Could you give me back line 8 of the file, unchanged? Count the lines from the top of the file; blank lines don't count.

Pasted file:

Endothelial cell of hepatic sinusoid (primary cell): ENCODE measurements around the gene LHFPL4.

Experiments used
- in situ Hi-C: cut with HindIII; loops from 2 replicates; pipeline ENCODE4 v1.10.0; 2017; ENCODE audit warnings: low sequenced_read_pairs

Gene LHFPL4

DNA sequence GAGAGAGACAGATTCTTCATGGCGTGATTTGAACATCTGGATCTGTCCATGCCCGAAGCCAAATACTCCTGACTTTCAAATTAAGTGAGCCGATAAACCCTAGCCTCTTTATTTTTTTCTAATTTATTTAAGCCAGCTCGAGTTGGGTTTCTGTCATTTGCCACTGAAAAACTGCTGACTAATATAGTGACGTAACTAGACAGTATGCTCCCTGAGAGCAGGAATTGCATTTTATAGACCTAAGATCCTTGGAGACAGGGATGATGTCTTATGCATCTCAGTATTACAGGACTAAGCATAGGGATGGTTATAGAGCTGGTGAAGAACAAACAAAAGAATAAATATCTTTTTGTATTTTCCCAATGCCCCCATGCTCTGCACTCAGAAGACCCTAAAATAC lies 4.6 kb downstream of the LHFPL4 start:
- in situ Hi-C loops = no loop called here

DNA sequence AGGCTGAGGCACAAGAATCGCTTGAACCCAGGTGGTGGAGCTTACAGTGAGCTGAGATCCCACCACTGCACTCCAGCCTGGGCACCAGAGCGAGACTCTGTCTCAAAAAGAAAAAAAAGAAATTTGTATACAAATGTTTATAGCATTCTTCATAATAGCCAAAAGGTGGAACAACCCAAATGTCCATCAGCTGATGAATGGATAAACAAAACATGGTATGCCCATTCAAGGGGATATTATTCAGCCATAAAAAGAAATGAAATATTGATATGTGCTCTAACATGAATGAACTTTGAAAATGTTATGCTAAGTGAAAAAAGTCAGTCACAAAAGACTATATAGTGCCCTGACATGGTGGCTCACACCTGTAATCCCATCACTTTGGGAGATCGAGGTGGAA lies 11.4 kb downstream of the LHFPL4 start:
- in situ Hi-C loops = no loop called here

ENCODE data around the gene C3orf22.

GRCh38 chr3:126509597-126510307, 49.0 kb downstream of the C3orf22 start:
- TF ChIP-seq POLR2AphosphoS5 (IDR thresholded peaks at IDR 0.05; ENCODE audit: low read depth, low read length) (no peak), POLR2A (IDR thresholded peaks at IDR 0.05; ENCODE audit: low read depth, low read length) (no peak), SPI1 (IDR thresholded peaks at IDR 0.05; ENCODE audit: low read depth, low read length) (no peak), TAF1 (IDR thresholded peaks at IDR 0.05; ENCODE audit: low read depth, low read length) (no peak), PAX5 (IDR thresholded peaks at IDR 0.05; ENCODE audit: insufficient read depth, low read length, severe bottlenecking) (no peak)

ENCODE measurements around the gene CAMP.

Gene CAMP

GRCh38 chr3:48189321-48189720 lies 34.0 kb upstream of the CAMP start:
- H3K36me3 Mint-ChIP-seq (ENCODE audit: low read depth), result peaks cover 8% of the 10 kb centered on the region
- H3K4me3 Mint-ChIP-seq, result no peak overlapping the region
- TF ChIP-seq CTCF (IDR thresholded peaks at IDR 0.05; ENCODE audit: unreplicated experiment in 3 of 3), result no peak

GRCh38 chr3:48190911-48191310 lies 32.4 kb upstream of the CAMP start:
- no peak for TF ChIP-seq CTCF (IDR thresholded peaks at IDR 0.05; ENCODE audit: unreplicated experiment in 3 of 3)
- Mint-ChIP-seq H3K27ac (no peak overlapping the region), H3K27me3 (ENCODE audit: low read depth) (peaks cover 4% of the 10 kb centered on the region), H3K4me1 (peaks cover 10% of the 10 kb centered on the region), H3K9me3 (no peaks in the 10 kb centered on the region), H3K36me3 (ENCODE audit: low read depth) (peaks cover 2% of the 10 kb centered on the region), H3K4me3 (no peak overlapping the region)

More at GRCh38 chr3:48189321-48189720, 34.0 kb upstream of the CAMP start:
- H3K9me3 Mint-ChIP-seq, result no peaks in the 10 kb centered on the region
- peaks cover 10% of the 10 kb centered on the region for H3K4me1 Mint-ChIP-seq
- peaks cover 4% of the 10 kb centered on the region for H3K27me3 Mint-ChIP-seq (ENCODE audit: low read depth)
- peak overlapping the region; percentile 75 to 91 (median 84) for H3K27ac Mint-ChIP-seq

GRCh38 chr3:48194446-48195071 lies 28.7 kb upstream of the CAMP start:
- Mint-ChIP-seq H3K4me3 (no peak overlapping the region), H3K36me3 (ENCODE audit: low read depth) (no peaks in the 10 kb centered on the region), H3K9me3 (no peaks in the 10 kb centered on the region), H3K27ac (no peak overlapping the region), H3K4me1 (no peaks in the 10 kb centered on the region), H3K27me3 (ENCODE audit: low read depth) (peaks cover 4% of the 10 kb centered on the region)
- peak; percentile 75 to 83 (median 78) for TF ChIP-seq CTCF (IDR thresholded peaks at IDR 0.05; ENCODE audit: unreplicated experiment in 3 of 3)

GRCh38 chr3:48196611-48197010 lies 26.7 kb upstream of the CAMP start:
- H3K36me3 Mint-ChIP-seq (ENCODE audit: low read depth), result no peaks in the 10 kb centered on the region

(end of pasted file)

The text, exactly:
- in situ Hi-C loops = no loop called here